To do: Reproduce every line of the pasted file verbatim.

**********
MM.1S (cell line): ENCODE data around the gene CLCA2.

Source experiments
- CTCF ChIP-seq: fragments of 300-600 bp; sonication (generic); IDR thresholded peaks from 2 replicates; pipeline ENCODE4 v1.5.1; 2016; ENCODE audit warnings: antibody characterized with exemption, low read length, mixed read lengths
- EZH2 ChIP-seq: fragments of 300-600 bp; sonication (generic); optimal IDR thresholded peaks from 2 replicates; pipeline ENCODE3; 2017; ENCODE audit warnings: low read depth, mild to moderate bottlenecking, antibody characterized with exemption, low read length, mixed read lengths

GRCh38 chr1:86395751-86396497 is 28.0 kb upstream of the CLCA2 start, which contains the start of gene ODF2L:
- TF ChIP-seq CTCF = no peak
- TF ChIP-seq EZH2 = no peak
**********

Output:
MM.1S (cell line): ENCODE data around the gene CLCA2.

Source experiments
- CTCF ChIP-seq: fragments of 300-600 bp; sonication (generic); IDR thresholded peaks from 2 replicates; pipeline ENCODE4 v1.5.1; 2016; ENCODE audit warnings: antibody characterized with exemption, low read length, mixed read lengths
- EZH2 ChIP-seq: fragments of 300-600 bp; sonication (generic); optimal IDR thresholded peaks from 2 replicates; pipeline ENCODE3; 2017; ENCODE audit warnings: low read depth, mild to moderate bottlenecking, antibody characterized with exemption, low read length, mixed read lengths

GRCh38 chr1:86395751-86396497 is 28.0 kb upstream of the CLCA2 start, which contains the start of gene ODF2L:
- TF ChIP-seq CTCF = no peak
- TF ChIP-seq EZH2 = no peak